Hello! Thank you so much for offering this awesome service!!! I am trying to...

Asked April 21, 2014, 1:05 PM EDT

Hello! Thank you so much for offering this awesome service!!! I am trying to be a conscientious wildlife gardener (planting native species, not using chemicals, etc.) in my flower garden. I'm in IA (Zone 5) and would normally have raked leaves in my flower bed, cut down dried perennial stems from last fall (the usual spring clean up), but... on a wildlife blog, I read that leaf litter and the dried perennials can house insect, moth, butterfly larvae (etc.) and cleaning it up could destroy critters about to hatch. The other side of the argument is... leaving the leaf litter could spread/introduce disease to my perennials, which would surely not be desired. Plus, the neighbors probably think I'm a slob, but if some butterflies are yet to hatch, I don't care what they think. So.... what do you know about this... In my Zone 5 garden, when do you think I can safely clean up for spring, yet not compromise any beneficial insect life? Thanks so much!!! Wendy :)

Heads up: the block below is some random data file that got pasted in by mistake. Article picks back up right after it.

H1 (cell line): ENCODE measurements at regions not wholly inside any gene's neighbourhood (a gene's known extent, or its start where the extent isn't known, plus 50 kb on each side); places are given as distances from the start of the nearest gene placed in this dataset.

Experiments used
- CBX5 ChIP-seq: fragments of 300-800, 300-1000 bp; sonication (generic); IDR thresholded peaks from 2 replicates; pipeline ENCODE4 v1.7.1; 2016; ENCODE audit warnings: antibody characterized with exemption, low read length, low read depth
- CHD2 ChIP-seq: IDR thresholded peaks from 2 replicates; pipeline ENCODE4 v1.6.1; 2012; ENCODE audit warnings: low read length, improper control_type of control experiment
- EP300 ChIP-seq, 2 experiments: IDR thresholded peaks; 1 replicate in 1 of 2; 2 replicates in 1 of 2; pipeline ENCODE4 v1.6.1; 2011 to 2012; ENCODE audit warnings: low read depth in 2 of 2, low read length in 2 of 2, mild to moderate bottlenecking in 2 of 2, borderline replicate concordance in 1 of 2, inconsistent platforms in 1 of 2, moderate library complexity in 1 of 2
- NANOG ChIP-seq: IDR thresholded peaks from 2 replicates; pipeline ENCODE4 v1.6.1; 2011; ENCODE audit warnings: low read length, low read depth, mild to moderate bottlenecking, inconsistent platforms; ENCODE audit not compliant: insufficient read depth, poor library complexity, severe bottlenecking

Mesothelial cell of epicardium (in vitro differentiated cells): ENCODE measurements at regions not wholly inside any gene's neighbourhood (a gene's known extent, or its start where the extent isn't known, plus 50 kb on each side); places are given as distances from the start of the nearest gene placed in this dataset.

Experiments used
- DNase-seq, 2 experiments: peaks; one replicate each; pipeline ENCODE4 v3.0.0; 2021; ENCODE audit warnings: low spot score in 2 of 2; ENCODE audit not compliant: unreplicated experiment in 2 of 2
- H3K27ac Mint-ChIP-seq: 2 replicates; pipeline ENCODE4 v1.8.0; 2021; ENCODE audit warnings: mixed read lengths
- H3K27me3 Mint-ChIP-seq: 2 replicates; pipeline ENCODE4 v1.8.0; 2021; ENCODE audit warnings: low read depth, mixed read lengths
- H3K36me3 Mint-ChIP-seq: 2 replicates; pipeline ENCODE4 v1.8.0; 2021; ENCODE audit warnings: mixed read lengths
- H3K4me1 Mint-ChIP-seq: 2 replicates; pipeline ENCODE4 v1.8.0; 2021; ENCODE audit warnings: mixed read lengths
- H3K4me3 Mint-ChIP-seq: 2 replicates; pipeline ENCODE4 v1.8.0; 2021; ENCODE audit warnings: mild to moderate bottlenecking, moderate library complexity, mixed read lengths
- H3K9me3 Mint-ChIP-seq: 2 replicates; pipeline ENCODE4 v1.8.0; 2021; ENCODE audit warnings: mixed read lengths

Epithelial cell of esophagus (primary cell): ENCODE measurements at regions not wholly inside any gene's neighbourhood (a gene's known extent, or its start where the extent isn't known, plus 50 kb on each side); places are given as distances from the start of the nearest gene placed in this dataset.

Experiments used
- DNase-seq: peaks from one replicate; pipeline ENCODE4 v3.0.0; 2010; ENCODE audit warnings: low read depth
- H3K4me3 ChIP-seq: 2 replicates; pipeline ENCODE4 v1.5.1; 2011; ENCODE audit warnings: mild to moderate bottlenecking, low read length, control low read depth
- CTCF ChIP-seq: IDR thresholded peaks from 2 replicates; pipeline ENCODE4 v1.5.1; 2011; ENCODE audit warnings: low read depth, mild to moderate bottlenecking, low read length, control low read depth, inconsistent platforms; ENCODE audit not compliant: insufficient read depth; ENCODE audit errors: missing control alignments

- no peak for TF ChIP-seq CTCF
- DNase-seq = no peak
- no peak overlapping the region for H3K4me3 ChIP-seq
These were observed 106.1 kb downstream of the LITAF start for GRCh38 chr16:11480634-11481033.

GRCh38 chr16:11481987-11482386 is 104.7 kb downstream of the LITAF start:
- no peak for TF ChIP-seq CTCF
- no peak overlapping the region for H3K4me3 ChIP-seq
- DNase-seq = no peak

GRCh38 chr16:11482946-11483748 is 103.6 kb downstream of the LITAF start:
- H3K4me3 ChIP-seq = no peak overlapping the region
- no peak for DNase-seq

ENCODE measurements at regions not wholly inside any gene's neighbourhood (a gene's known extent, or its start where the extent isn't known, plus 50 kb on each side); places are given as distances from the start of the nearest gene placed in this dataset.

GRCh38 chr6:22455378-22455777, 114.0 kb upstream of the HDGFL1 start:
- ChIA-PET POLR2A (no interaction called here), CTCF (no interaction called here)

Johnson County Iowa

1 Response

The following response was provided by Donald Lewis (ISU extension entomologist).

Mulch, brush piles and debris provide cover for many animals including some insects. However, the number of butterflies in regular perennial garden debris is going to be very small and raking in the fall or spring will not make much difference. There are some notable exceptions, but not many. The black swallowtail caterpillar that feeds on dill during the summer attaches its chrysalis to the dried stems in the fall. That is one butterfly that is favored by leaving the plant debris in the fall. For others there is little to no benefit in part because of where they are spending the winter. See the article in the 3/17/2010 Hort Newsletter for more information.